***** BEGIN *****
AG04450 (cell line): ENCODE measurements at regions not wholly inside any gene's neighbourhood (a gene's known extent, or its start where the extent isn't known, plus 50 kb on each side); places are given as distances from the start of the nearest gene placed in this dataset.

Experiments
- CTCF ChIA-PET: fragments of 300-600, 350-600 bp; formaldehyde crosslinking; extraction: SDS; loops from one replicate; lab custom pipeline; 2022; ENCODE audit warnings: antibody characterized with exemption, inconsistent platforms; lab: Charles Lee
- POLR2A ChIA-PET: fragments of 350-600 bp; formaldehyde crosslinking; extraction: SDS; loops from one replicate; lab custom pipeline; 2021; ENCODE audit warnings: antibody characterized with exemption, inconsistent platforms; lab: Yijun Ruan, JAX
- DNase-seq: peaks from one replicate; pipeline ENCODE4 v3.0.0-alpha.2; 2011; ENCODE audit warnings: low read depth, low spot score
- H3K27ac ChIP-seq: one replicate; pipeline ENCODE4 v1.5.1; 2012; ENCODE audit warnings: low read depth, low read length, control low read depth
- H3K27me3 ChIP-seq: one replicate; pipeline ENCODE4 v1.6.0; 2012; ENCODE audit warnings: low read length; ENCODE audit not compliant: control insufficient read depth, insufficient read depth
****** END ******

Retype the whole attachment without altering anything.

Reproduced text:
AG04450 (cell line): ENCODE measurements at regions not wholly inside any gene's neighbourhood (a gene's known extent, or its start where the extent isn't known, plus 50 kb on each side); places are given as distances from the start of the nearest gene placed in this dataset.

Experiments
- CTCF ChIA-PET: fragments of 300-600, 350-600 bp; formaldehyde crosslinking; extraction: SDS; loops from one replicate; lab custom pipeline; 2022; ENCODE audit warnings: antibody characterized with exemption, inconsistent platforms; lab: Charles Lee
- POLR2A ChIA-PET: fragments of 350-600 bp; formaldehyde crosslinking; extraction: SDS; loops from one replicate; lab custom pipeline; 2021; ENCODE audit warnings: antibody characterized with exemption, inconsistent platforms; lab: Yijun Ruan, JAX
- DNase-seq: peaks from one replicate; pipeline ENCODE4 v3.0.0-alpha.2; 2011; ENCODE audit warnings: low read depth, low spot score
- H3K27ac ChIP-seq: one replicate; pipeline ENCODE4 v1.5.1; 2012; ENCODE audit warnings: low read depth, low read length, control low read depth
- H3K27me3 ChIP-seq: one replicate; pipeline ENCODE4 v1.6.0; 2012; ENCODE audit warnings: low read length; ENCODE audit not compliant: control insufficient read depth, insufficient read depth